"By Aeroplane to Pygmyland" Accounts of the 1926 Smithsonian-Dutch Expedition to New Guinea

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Journal of Matthew Stirling
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May 7, 1926 : Soeroei (Soeroe), Japen

May 7th

This morning at daylight we pulled into the cove at Soeroe to find that the Van Noort and the Fomalhout had preceded us by less than half an hour. With three ships in the cove, Soeroe experienced the busiest day in her history. The unloading of the Van Noort was completed and that of the Fomalhout started, all of the goods being landed on shore where they will be transferred to the Albatross. As there are about 180 tons, the Albatross will not be able to bring it all in one trip. Capt. Posthumous came on the Van Noort and with him the remainder of the personnel of the expedition. Hans came on the Fomalhout after a most interesting cruise up several of the rivers on the Waropen coast of New Guinea and several of the small islands north of here. This afternoon Hans and I found a trail in the jungle and followed it for several miles until it came out on a beach farther up the island. We encountered a number of natives on the way, black mop-headed fellows, naked, carrying bows and arrows. One particularly evil looking fellow fell in behind us as we walked and followed us all the way to the beach. As he was carrying his bow and arrows, we would have preferred him to walk in front if he felt he must accompany us. The women here have astonishingly large mops of frizzy hair, some of them being red with lime. Most of the women wear a sort of cloth sarong about the loins but do not cover the {p. 51} breasts. The men wear a small breach cloth or a small apron about six inches square. Many of the natives were carrying lizard skins. These lizards are quite large - about 3 feet long and the trade in these skins appears to be the principal industry of the island. We saw on the beach a particularly fine canoe with very elaborate bow ornaments of feathers and carved wood. We were told it had just come across from the Waropen coast of New Guinea. The Papuans here are very fond of chewing tobacco. They carry an enormous quid in the mouth. It projects between the lips in a most unsightly manner and appears often to be stuffed between the lower lip and lower teeth. A good many of the men have fairly luxuriant beards. On the whole they are of rather small stature and of slight build. The women when young are fairly good looking but soon become veritable hags. They appear to bathe quite frequently but in spite of this are usually decidedly unclean.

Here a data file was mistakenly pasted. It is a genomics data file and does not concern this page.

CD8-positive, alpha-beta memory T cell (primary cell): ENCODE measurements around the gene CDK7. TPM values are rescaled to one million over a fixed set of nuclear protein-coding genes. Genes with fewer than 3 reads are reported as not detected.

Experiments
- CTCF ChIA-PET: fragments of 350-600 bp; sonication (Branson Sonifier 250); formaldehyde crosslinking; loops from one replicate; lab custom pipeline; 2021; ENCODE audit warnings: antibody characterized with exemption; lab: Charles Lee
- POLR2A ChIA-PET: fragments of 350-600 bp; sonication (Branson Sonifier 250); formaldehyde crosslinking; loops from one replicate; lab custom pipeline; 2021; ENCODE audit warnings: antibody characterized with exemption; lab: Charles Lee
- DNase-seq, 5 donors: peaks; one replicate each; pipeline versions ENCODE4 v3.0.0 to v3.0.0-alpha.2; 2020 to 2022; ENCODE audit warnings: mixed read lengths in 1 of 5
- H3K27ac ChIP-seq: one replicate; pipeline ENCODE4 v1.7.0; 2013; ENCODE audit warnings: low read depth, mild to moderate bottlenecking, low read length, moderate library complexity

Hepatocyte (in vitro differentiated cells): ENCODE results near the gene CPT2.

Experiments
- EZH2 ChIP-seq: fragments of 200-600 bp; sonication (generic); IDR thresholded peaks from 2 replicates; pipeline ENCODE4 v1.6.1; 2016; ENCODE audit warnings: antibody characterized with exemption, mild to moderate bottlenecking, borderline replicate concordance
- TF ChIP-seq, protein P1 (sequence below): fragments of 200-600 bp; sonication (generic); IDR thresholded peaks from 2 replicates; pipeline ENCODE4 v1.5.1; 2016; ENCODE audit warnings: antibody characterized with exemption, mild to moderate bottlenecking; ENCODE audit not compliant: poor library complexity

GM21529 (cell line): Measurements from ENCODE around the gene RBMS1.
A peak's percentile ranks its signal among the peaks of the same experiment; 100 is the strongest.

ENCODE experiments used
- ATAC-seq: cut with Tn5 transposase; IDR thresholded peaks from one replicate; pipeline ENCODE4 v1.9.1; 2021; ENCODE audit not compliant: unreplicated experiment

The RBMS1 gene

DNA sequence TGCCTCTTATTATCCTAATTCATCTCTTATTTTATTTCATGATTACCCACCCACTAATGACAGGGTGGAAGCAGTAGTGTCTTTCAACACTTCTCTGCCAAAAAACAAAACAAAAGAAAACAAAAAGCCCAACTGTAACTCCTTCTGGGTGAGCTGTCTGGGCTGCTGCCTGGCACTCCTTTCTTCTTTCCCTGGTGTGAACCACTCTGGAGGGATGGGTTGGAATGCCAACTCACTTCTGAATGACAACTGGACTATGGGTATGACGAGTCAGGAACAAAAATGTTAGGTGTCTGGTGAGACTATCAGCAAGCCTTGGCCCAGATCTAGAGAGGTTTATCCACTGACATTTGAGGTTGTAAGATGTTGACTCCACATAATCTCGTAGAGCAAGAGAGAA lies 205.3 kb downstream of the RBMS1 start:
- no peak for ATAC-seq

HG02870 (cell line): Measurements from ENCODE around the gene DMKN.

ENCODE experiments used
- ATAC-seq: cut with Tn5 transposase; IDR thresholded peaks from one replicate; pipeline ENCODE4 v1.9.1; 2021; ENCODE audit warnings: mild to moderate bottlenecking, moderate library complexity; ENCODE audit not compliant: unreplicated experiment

This morning Dick and I took some movie pictures of a big canoe landing. The occupants particularly the younger ones, were quite terrified and burst into loud wailing. Each individual when going anywhere carries his personal belongings in a small net slung over his shoulder. The women are quite as dextrous [sic] in handling the canoes as the men, although we noticed that in a canoe "manned" by women, the stroke paddle was invariably handled by a man. When meeting a group on the trail, the women invariably carried all the load, the man or men walking alongside quite unburdened. It is interesting to note (probably due to the mission influence) quite a number of {p. 52} the men wear a regular American style straw hat, but no other garment of any sort. There are a number of Government officials and residents aboard the Van Noord and the Fomalhout - all dressed immaculately in freshly starched whites and canes. Dick and I, each with 2 weeks growth of beard and grease spotted khaki with no collars or ties, look like a choice pair of tramps. We didn't figure on encountering society here. While Hans and I were making our cross country hike today, we saw a very large tree and stopped to measure it roughly. It was 25 feet in diameter at the base and we estimated 12 feet in diameter 30 feet above the ground.

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